We are opposed to the bill for the following reasons:
The Bill entrenches a vindictive and punitive form of social welfare provision that our research identifies as resulting in increasingly marginalised communities who are unable to access adequate social, housing and income support.
We do not support the ongoing shift of focus away from ensuring those in need have the means to dignified survival to an unrelenting focus on paid work opportunity. We do not believe that a focus on paid work gives due recognition to the various unpaid work roles, including parenting or caring for elders in the home, that are vital to the development of a flourishing society.
We consider that Work and Income should focus on ensuring that people who are unemployed or underemployed are provided education, training and decent work opportunity. We do not agree with the unrelenting focus on shifting people who are sick, disabled or sole parents into part-time employment that is often casualised, temporary and low paid.
We disagree with the investment approach to welfare. This approach treats people as financial risks rather than as dignified human beings who deserve the same consideration as any other person in society. The investment approach will unfairly profile those whom the Government thinks are liable and a risk. By categorising people according to financial risk, the investment approach has to potential to heighten stigma and entrench discrimination.
We oppose the loss of agency that will result if this rewrite bill is passed. We are opposed to the redirection of benefits without consent. When you are on a low income, you are continuously making trade-offs between basic items and expenses. Removing choice about what to spend money on would create another level of stress in an already stressful situation. The mandatory redirection of benefits has the propensity to leave families without enough to meet essential expenses and no individual discretion to meet those challenges.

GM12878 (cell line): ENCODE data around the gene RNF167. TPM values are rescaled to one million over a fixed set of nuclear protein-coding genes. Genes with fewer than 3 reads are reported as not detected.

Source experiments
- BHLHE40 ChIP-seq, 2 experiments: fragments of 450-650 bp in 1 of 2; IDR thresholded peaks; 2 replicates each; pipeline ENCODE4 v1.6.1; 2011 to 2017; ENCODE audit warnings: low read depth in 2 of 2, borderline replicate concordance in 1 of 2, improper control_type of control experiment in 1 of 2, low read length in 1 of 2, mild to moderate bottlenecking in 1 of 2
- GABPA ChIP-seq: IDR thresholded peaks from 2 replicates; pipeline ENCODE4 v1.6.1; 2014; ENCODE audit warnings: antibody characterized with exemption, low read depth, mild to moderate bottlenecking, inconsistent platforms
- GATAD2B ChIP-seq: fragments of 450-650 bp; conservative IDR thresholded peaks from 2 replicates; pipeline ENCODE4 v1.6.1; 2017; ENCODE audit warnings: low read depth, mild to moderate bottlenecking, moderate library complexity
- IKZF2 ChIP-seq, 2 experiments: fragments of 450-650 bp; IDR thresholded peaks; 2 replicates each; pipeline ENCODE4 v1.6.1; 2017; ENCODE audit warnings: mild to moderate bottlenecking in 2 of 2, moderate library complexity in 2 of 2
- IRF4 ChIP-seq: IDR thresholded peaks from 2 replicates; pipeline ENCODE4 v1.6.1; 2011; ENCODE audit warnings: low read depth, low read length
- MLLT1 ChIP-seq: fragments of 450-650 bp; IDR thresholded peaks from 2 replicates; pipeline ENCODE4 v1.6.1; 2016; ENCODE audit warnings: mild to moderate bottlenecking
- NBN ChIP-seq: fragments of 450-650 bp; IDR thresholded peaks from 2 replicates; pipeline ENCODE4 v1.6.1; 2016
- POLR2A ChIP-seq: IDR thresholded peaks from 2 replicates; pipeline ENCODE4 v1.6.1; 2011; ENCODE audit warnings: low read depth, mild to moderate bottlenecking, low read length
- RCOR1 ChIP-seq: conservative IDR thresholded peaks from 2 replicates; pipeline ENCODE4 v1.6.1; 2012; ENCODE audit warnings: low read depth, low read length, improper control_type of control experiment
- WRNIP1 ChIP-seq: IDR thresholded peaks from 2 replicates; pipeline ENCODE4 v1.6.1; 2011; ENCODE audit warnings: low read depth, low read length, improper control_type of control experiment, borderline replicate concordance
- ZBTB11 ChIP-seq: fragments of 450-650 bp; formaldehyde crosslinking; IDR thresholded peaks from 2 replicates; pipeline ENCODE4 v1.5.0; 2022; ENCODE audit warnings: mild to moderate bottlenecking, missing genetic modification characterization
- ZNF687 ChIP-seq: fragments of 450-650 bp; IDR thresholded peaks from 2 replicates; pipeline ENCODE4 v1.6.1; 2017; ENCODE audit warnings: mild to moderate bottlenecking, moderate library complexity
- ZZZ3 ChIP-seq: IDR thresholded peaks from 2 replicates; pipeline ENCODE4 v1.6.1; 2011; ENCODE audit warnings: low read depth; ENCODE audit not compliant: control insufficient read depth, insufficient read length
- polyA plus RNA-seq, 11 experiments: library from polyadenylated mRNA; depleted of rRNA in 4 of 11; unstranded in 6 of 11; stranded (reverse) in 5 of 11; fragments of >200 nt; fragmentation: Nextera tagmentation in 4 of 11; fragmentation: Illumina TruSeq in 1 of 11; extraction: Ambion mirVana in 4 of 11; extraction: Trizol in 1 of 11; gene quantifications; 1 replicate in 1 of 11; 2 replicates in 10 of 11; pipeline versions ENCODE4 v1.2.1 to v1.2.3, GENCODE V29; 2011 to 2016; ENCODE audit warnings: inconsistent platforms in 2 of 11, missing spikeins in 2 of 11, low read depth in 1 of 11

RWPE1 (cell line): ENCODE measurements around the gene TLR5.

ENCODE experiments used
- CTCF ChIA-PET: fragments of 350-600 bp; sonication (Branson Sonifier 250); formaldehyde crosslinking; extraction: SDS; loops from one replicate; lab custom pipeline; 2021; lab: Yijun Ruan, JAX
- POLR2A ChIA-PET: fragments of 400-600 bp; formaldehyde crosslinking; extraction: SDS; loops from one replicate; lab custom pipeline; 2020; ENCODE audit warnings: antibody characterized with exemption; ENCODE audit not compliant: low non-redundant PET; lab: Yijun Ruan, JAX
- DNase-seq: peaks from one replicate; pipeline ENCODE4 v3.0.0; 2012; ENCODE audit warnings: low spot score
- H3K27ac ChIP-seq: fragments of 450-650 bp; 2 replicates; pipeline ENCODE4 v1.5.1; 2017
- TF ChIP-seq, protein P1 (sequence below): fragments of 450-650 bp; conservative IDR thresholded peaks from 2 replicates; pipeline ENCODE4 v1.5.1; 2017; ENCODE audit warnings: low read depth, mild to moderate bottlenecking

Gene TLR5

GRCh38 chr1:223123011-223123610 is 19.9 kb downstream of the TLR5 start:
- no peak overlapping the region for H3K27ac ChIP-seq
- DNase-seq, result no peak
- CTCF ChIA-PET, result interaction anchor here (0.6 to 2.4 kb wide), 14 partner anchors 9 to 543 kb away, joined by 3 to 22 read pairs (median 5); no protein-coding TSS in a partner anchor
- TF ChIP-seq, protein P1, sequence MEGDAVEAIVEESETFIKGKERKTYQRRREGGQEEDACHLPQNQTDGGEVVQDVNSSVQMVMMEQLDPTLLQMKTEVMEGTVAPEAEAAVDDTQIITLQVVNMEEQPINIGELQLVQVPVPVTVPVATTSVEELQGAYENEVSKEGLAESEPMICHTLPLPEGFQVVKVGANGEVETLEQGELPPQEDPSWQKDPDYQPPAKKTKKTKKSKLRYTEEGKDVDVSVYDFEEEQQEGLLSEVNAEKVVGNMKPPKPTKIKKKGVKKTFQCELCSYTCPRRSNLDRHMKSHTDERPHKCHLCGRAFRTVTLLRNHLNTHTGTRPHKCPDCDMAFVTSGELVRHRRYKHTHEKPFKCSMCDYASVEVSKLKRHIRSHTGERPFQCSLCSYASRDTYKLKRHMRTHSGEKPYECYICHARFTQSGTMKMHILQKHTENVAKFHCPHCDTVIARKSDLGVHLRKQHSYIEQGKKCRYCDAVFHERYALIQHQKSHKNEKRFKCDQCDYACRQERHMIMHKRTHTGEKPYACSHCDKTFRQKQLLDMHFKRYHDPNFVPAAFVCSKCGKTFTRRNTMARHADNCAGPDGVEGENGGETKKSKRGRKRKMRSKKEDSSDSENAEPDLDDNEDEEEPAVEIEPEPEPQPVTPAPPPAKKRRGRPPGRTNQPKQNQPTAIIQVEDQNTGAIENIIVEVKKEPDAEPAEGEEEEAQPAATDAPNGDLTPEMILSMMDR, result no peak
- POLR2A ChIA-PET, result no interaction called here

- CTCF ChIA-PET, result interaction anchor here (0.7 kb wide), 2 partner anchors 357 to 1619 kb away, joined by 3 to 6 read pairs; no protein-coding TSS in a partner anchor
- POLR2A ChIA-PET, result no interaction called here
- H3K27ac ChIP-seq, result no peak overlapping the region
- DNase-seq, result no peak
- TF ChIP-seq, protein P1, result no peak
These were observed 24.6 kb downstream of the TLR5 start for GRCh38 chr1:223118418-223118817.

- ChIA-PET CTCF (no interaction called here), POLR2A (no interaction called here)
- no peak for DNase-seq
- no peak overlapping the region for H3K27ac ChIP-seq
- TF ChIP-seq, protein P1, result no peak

We request the removal of Sections 176, 177 and 178 from the Social Security Legislation Rewrite Bill. These sections impose a $22-$28 per week per child sanction on sole parent beneficiaries (mainly women) who are unable to identify the father of their child. In doing so they penalise families already struggling to survive.
On Friday the 27th of May, we delivered the following post budget memo to MP’s David Bennett and Tim MacIndoe . We are awaiting a response.
RESPONSE TO BUDGET 2016
Date: 27 May 2016
To: David Bennett and Tim MacIndoe
From: Poverty Action Waikato
This budget represents a poverty of imagination and yet again the poor and working poor are the losers. The needs of people living on the breadline are immediate yet there is no direct funding from the budget that will meet any of these needs.
We note the complete absence of funding targeted at increasing the State owned housing stock. We call for the dividends paid to Government from Housing NZ to be directed to an immediate recapitalisation for increasing the housing stock, rather than going into the consolidated fund. Recent evidence reported on RNZ (18 May, 2016) indicated that the State owned stock currently falls 20,000 houses short of per capita provision in 1991. The overall housing stock is well short of the need for housing, particularly for people living on low incomes.
We note the increased taxation on tobacco while many of the other harmful substances which carry high social and health costs, such as alcohol and sugar, have not been targeted for increased taxes.